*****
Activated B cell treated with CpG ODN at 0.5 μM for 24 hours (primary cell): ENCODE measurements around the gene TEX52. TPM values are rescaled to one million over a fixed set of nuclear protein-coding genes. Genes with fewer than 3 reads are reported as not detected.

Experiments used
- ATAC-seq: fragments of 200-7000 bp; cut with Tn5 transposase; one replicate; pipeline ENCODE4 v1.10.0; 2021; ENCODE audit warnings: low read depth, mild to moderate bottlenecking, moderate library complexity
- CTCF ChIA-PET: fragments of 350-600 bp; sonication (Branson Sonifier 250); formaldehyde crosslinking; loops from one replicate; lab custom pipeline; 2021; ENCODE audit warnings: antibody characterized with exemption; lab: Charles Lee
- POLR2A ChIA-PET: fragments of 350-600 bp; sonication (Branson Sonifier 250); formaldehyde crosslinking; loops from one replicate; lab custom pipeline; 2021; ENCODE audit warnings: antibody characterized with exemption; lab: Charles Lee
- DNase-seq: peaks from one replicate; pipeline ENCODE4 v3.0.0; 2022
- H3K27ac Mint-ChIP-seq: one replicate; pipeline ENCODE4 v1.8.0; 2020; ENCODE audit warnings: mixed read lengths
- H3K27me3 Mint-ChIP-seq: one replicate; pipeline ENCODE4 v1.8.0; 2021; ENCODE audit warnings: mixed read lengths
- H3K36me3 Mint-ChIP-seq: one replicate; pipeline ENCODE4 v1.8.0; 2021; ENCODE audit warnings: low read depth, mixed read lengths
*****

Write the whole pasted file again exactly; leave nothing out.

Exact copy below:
Activated B cell treated with CpG ODN at 0.5 μM for 24 hours (primary cell): ENCODE measurements around the gene TEX52. TPM values are rescaled to one million over a fixed set of nuclear protein-coding genes. Genes with fewer than 3 reads are reported as not detected.

Experiments used
- ATAC-seq: fragments of 200-7000 bp; cut with Tn5 transposase; one replicate; pipeline ENCODE4 v1.10.0; 2021; ENCODE audit warnings: low read depth, mild to moderate bottlenecking, moderate library complexity
- CTCF ChIA-PET: fragments of 350-600 bp; sonication (Branson Sonifier 250); formaldehyde crosslinking; loops from one replicate; lab custom pipeline; 2021; ENCODE audit warnings: antibody characterized with exemption; lab: Charles Lee
- POLR2A ChIA-PET: fragments of 350-600 bp; sonication (Branson Sonifier 250); formaldehyde crosslinking; loops from one replicate; lab custom pipeline; 2021; ENCODE audit warnings: antibody characterized with exemption; lab: Charles Lee
- DNase-seq: peaks from one replicate; pipeline ENCODE4 v3.0.0; 2022
- H3K27ac Mint-ChIP-seq: one replicate; pipeline ENCODE4 v1.8.0; 2020; ENCODE audit warnings: mixed read lengths
- H3K27me3 Mint-ChIP-seq: one replicate; pipeline ENCODE4 v1.8.0; 2021; ENCODE audit warnings: mixed read lengths
- H3K36me3 Mint-ChIP-seq: one replicate; pipeline ENCODE4 v1.8.0; 2021; ENCODE audit warnings: low read depth, mixed read lengths